The learning plan is designed to help members acquire the fundamentals of photography in a sensibly structured manner, one key element at a time.
This approach avoids information overload.
The learning plan is also very practical in that it asks those participating to post images and get feedback
(constructive critique a.k.a CC) whereby they can quickly improve their skills.
- We start with the camera in full auto (with fixed ISO sensitivity of 400, and JPEG mode) while learning to hold the camera and compose shots
- We then progress to Aperture Priority (with fixed ISO) while learning Depth of Field (DoF)
- We add Shutter Priority to the skils (with fixed ISO) while learning movement control
- Once the above are understood we process to changing ISO (100 thru 1600) using mainly Aperture Priority while learning about sensitivity and noise
- The participant is now ready to use full manual control of the Exposure Triangle (ISO sensitivity, Aperture, Shutter speed)
- We advance to control of white balance using raw mode instead of JPEG
- Finally we add other aspects such as flash, stabilisation (tripod) and other creative options
The above sequence provides a sound base to further explore the joy of photography.
All AusPhotography members can feel free to assist with the NTP process by commenting to NTP posts and providing CC to NTP participants.
[hide][top]Understanding DSLR vs RF
A Single Lens Reflex (SLR) camera uses a mirror between the medium (film or digital) to reflect light into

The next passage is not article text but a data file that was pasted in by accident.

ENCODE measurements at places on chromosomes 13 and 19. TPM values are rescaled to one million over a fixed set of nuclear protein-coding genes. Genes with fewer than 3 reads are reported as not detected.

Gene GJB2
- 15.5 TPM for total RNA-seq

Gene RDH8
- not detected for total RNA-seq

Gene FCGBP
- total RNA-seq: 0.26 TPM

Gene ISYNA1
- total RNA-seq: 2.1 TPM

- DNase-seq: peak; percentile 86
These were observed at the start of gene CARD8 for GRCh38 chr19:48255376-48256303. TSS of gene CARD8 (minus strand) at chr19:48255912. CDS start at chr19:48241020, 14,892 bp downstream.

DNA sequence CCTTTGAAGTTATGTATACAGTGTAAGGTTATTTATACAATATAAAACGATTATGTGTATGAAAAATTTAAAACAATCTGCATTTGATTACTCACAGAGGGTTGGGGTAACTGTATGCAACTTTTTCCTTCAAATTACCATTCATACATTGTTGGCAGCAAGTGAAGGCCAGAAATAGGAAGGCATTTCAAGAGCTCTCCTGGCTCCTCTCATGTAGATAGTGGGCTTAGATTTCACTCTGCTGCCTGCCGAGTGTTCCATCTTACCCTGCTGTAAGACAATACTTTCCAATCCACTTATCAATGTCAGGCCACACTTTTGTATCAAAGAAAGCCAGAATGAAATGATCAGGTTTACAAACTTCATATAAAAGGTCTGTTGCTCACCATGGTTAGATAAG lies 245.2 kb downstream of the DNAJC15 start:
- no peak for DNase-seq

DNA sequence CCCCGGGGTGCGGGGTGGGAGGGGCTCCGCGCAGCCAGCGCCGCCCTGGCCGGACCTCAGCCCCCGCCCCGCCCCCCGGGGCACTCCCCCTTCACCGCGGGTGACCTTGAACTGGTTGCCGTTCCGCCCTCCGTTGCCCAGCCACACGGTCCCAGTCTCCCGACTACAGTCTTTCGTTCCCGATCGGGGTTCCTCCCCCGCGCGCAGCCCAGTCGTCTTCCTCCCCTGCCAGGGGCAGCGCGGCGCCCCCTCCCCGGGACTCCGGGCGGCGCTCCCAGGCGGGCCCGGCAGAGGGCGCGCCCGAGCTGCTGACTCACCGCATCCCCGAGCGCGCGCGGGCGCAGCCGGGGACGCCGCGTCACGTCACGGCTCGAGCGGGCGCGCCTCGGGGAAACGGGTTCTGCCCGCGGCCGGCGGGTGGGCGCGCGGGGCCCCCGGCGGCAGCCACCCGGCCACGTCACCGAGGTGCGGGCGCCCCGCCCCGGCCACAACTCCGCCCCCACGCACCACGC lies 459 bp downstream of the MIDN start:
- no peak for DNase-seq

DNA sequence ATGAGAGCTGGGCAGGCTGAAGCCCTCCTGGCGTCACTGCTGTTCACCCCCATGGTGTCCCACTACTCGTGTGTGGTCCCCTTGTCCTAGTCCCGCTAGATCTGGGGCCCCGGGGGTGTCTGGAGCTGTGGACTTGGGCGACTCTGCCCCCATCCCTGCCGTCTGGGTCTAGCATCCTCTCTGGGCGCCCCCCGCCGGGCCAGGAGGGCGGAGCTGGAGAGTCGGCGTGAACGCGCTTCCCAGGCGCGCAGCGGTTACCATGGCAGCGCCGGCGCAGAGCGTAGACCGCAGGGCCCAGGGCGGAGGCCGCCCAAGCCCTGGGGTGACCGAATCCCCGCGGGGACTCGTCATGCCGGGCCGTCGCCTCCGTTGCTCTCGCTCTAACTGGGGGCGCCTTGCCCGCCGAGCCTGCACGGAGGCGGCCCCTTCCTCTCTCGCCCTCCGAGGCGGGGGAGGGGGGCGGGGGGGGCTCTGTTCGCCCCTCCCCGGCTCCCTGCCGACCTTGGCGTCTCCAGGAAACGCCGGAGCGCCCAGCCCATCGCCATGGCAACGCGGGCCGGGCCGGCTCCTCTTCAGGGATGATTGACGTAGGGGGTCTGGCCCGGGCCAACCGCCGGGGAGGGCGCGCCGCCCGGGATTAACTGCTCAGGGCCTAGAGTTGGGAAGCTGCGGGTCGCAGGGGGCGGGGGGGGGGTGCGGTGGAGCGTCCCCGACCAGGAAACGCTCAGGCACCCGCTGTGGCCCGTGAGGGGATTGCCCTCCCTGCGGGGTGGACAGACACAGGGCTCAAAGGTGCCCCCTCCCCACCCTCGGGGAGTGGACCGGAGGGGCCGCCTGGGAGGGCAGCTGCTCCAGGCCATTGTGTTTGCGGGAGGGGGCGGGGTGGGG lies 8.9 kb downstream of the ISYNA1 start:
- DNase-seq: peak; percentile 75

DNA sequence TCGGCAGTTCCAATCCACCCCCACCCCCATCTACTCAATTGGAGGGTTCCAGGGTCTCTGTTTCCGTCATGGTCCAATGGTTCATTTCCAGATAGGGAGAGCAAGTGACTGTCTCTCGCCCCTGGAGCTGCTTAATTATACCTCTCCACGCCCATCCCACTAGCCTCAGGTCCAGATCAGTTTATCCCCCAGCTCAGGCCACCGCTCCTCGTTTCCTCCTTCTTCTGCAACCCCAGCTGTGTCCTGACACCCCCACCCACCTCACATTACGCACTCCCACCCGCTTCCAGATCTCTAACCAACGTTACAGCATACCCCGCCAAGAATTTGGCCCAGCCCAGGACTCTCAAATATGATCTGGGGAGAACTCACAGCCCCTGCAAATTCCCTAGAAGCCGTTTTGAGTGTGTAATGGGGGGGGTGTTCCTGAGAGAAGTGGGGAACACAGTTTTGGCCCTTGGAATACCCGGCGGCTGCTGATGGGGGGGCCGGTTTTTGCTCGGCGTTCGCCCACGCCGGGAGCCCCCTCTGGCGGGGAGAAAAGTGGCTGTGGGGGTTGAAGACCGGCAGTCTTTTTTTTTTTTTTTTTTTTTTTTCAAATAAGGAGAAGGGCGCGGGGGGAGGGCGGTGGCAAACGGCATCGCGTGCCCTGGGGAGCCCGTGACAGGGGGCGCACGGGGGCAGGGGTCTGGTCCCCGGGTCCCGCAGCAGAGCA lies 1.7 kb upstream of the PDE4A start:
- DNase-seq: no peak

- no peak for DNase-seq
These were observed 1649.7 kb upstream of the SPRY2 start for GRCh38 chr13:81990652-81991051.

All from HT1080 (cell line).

the viewfinder via a penta-prism or other mirrors. This key feature lets the photographer focus and compose
the subject through the lens. When the shutter is released the mirror flips up out of the way of the film or sensor.
Rangefinder cameras mount the lens in front of the film or sensor. The RF viewfinder is mounted to the side.
RF use a different method of focusing as the photographer is not looking through the lens.
The name Rangefinder comes from the fact that they have a built-in rangefinder (dual views)...
this works out the distance to the subject overlaying two images until they appear clear.
So which is better? Note: Both types of camera predate the digital era.
RFs are typically smaller then SLRs as they do not require the space for mirror mechanism.
RFs have less lag due to not needing to move the mirror. However, digital RFs, and there are not many available,
are severely flawed. This in part is due to the fact that the technology hasn't been allowed to mature
compared to DSLRs (less brands, models and volume produced). Also the nature of digital has presented
its own technical issues for RFs.
DSLRs are a better choice for general photography and RFs have a limited niche capability.
Pluses for DSLRs
- Lower cost and more flexible
- Direct focusing control